Adapt San Pedro

February Walk

Our walk on Wednesday 23rd of February started at 10.30 am  from the Garruchal  Ridge  Black Rabbit restaurant. There were only five of us. The weather report was favourable, and the sky looked clear in the distance. Wrapped up warm against a cold wind. we set off.  Due to the cold we decide to do the walk in reverse to give some chance of any sun which may eventually show through. None of us had walked the route this way and it is amazing how different things looked.  We walked along the fossil road so named after the field of fossilised oyster shell which border the track, It was not long before we encountered our first sighting of this years deadly processional caterpillars. Our walk nearly finished here as we spent so much time watching them, Biology lesson over we pressed on.
We stopped for our compulsory banana break in an old roman quarry, using the cut out steps as seats. from the rear of El Valle golf resort, we climbed the valley side, surmount the ridge and descend into the next valley which was coloured with pink almond blossom. from the Almond fields we climbed into deeply cut landscape. A wrong turn took us along an official path, but after 15 minutes it was decided that the path was better left to mountain goats. Retracing our steps we quickly found  our correct path. The path eventually led us into the pine trees. By this time the temperature had risen enough for us to remove some layers of clothing. We stopped for lunch at 1.30pm basking in the sunshine.
The last leg back to our starting point took us past an old railway waggon used by shooting parties, before dropping down the valley side back to the main road.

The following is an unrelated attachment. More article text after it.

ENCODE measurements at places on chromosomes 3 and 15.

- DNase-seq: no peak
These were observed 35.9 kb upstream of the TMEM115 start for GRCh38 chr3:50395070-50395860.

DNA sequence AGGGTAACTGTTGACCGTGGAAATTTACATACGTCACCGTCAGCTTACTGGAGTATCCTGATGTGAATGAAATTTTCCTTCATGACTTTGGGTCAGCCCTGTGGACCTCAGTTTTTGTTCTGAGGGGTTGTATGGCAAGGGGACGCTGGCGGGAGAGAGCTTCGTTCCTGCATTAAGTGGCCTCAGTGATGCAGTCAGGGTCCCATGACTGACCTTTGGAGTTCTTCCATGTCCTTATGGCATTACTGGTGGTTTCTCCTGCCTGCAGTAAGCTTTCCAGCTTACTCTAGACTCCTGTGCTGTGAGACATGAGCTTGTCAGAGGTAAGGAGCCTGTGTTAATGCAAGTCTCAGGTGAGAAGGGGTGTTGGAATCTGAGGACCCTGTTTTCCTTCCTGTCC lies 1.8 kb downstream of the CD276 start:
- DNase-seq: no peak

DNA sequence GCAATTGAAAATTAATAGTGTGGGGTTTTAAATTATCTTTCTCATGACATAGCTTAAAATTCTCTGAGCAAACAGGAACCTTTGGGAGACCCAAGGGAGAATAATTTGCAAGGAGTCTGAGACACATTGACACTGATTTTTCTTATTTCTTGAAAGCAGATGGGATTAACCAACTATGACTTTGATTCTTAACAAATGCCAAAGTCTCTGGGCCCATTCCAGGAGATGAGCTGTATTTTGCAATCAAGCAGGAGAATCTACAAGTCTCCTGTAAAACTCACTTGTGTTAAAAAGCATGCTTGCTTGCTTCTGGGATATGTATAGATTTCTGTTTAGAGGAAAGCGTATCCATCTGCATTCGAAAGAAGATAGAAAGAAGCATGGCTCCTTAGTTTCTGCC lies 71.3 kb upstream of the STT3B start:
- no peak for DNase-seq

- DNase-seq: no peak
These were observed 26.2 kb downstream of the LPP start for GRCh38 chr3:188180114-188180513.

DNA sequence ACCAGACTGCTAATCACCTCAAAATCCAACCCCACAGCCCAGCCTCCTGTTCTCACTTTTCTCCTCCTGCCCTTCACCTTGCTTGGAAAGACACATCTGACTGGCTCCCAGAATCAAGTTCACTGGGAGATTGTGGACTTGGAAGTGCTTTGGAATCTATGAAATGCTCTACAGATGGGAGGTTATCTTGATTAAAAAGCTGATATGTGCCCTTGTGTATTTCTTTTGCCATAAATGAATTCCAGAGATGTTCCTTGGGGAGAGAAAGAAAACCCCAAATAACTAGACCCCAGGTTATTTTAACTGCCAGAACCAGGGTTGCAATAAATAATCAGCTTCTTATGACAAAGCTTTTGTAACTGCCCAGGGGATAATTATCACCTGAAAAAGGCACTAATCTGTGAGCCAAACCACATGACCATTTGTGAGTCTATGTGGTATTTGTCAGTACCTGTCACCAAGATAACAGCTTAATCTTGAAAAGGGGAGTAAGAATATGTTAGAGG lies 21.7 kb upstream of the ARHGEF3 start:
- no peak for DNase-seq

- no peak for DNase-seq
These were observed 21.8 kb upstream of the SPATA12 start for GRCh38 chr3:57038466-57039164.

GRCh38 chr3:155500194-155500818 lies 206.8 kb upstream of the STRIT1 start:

There are no official statistics this month. but we covered about 14km.
Last month I forgot to mention that our 15km walk burned off 800 calories. Who needs weightwatchers!

Our January Walk

For this months walk, I sent out a weather warning. At the time, the days forecast was cold and windy, so I had advised that hats and gloves would be required.
Nine ADAPT members met on Wednesday 24th January at the Repsol services on the A30 Murcia pass. Our destination in a round about way, was the fortress at the head of the pass.
As it turned out the weather was great. Some people even turned up in shorts. For the rest of us who had turned up wearing long sleeved clothing, layers were slowly being stripped off for the first couple of kilometres.Walking in the direction of Murcia alongside the motorway for the first kilometre. We then took the tunnel to the other side of the road and skirted the northern side of the valley in the general direction of Corvera. After four kilometres at a height above sea level around 360 metres we started or climb to the top of the ridge, rising to 500 metres over the nest two kilometres. The views at the top were spectacular, but would be put into the shade by those later to be seen from the fortress.
When we had regained our breath and posed for photos, we continued on the top of the ridge, back in the direction of the pass. Arriving at the base of the fortress at 1,15pm we had our packed lunches, before the most intrepid set of for the fortress itself. The path is quite steep and involves some agile footwork. It certainly not a route to be taken when it is wet.
At the top we admired the views. Someone made the comment that it was worth the struggle to get to the top, but it would be a long time before they attempted the climb again.
Since my last visit, someone has set up a nativity scene in one of the fort walls together with a notebook, pen, and a box in which to put messages. The messages all seemed to follow the same theme, namely wishes for better health and wealth during 2018.